Peggy Band

A poem by John Clare

O it was a lorn and a dismal night,
And the storm beat loud and high;
Not a friendly light to guide me right
Was there shining in the sky,
When a lonely hut my wanderings met,
Lost in a foreign land,
And I found the dearest friend as yet
In my lovely Peggy Band.

"O, father, here's a soldier lad,
And weary he seems to be."
"Then welcome in," the old man said,
And she gave her seat to me.
The fire she trimmed, and my clothes she dried
With her own sweet lily hand,
And o'er the soldier's lot she sighed,
While I blest my Peggy Band.

When I told the tale of my wandering years,
And the nights unknown to sleep,
She made excuse to hide her tears,
And she stole away to weep.
A pilgrim's blessing I seemed to share,
As saints of the Holy Land,
And I thought her a guardian angel there,
Though he called her his Peggy Band.

The night it passed, and the hour to part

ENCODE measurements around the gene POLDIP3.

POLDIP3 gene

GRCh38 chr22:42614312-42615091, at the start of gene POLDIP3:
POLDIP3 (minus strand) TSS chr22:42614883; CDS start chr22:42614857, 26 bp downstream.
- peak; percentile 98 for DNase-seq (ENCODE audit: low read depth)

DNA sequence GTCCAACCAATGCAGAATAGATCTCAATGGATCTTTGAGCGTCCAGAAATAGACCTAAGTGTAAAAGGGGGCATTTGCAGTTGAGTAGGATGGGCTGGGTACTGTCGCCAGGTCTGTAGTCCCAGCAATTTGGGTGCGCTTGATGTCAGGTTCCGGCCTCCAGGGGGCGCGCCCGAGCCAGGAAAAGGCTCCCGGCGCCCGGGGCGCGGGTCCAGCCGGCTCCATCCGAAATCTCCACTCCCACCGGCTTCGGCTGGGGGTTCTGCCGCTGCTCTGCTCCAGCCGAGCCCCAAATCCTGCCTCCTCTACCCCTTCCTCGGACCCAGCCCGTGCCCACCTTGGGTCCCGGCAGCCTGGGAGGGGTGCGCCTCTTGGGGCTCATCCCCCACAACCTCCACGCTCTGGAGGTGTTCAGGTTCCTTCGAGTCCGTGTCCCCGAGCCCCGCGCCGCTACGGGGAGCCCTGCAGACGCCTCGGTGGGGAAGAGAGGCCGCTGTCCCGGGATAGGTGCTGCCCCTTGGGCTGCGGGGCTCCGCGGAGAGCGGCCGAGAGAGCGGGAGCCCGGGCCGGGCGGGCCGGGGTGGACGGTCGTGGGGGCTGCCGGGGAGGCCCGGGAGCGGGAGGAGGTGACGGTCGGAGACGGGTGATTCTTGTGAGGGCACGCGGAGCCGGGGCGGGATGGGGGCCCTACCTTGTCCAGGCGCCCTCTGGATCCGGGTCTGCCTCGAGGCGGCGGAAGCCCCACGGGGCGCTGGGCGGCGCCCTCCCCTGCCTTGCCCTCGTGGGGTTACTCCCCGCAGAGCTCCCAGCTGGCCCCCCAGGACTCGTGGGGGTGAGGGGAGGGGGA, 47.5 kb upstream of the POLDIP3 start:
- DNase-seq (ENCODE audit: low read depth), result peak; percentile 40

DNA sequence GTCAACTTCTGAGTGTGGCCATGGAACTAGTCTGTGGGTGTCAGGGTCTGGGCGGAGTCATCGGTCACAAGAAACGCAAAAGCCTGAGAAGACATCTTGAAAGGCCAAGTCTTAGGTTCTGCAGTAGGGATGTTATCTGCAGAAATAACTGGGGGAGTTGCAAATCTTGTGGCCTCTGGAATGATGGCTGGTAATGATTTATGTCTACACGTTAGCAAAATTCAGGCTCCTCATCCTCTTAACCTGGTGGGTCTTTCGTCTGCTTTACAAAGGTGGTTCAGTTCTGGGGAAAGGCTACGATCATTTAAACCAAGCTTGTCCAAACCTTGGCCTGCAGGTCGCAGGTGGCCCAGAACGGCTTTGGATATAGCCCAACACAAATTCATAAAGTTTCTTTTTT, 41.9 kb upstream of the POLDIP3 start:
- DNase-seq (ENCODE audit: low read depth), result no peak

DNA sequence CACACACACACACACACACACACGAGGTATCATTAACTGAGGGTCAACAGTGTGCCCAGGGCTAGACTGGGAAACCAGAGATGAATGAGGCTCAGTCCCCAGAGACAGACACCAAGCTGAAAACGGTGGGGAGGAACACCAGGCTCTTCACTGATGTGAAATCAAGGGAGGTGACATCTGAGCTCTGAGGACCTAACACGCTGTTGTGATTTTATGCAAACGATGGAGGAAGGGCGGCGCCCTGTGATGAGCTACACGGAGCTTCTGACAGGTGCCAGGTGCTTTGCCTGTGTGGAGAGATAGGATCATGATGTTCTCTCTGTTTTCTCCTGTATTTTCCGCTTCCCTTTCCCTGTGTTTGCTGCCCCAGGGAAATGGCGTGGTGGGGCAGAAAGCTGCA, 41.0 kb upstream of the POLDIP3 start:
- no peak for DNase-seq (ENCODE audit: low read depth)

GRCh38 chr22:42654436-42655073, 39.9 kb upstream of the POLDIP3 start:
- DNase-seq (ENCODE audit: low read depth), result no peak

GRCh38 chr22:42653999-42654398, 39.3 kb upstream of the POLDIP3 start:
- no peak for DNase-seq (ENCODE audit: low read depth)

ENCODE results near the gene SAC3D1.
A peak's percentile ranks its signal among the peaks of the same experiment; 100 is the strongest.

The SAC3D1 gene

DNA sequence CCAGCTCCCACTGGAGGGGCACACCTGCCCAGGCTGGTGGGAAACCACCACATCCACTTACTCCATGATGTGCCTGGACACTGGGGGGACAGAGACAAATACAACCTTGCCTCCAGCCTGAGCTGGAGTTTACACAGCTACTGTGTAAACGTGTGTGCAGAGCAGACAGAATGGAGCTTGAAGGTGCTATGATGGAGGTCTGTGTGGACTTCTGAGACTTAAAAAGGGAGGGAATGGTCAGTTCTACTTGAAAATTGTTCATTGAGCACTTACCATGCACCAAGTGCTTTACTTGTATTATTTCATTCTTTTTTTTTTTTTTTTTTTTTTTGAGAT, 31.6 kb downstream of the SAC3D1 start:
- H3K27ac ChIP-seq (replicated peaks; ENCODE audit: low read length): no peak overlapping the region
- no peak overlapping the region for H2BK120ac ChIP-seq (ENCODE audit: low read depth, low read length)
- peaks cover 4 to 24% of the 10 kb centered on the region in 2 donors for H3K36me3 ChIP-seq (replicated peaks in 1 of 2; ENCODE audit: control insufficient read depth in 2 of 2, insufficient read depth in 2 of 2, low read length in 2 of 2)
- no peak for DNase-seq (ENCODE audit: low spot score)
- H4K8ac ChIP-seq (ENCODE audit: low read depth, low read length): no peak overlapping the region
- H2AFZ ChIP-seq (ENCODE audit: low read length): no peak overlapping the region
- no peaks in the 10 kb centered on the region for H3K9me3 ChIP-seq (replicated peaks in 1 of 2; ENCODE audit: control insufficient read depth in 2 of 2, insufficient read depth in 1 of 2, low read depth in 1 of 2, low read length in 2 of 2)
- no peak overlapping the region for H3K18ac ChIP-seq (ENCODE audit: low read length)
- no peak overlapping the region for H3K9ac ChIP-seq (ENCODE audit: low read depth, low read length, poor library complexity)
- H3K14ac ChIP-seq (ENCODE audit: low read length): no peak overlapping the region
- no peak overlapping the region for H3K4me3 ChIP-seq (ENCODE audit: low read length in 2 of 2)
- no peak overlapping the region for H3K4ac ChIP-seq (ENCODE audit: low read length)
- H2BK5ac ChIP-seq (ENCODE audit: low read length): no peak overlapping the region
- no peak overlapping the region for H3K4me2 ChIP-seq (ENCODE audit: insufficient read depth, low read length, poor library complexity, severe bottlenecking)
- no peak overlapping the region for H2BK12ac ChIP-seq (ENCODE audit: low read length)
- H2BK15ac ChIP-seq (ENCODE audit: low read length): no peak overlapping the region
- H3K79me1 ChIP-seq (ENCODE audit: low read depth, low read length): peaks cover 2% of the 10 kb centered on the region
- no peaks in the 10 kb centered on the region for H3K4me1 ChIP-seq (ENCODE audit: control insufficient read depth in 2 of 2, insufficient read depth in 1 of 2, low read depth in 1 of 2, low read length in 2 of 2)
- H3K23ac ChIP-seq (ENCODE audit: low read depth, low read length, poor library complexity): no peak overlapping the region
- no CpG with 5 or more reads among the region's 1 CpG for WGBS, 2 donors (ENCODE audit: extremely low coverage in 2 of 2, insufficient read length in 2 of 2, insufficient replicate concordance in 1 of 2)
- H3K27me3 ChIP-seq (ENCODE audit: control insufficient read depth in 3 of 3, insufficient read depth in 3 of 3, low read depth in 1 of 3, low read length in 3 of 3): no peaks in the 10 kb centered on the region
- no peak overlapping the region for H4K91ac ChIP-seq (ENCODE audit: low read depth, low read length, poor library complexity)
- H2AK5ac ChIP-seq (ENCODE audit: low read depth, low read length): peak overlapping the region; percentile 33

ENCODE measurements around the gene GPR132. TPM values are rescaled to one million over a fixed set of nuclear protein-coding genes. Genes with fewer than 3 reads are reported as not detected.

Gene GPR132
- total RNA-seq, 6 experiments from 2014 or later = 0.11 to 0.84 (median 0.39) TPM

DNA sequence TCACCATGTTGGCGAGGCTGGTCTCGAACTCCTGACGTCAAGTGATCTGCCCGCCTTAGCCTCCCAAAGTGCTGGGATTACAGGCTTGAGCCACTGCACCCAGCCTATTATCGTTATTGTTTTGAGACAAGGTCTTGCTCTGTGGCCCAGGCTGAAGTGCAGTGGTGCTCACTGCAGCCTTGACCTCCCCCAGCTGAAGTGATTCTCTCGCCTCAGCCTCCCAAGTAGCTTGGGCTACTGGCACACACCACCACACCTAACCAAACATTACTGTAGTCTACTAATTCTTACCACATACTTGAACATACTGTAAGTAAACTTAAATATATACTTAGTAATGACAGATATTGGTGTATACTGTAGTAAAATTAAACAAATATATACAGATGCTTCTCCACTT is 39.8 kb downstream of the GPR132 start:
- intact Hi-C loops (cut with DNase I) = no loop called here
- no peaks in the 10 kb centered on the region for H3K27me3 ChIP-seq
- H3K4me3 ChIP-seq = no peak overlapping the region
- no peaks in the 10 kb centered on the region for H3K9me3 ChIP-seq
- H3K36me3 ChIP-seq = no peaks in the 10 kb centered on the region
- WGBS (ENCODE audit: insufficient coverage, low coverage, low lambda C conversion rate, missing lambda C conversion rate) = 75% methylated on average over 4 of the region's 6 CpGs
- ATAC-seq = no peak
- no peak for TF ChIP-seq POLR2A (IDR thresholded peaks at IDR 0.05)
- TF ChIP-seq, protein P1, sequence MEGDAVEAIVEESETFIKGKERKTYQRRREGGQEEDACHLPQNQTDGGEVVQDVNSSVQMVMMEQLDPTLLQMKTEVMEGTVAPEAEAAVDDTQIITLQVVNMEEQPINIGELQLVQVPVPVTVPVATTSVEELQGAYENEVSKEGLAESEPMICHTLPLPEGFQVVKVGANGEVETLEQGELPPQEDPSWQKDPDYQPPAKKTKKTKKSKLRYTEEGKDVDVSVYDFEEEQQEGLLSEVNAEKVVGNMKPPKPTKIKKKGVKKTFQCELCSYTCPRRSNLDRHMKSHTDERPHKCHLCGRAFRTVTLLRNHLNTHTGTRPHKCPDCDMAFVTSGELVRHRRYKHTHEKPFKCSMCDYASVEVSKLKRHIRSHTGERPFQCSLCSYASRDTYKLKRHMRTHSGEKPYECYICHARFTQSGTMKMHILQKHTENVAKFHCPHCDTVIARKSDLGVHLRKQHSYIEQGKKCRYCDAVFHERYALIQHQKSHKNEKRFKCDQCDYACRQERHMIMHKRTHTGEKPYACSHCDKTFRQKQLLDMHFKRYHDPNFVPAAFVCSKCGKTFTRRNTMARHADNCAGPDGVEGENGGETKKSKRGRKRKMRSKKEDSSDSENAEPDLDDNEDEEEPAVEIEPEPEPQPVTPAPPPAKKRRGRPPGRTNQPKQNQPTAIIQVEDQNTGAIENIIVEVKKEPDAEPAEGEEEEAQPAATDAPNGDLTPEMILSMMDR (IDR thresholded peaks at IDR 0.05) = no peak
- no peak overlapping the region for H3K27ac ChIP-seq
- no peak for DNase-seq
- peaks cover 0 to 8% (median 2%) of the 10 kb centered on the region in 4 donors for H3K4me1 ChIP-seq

With the morning winged away,
And I felt an anguish at my heart
That vainly bid to stay.
I thanked the old man for all he did,
And I took his daughter's hand,
But my heart was full, and I could not bid
Farewell to my Peggy Band.

A blessing on that friendly cot,
Where the soldier found repose,
And a blessing be her constant lot
Who soothed the stranger's woes.
I turned a last look at the door,
As she held it in her hand,
And my heart ached sore, as I crossed the moor,
For to leave my Peggy Band.

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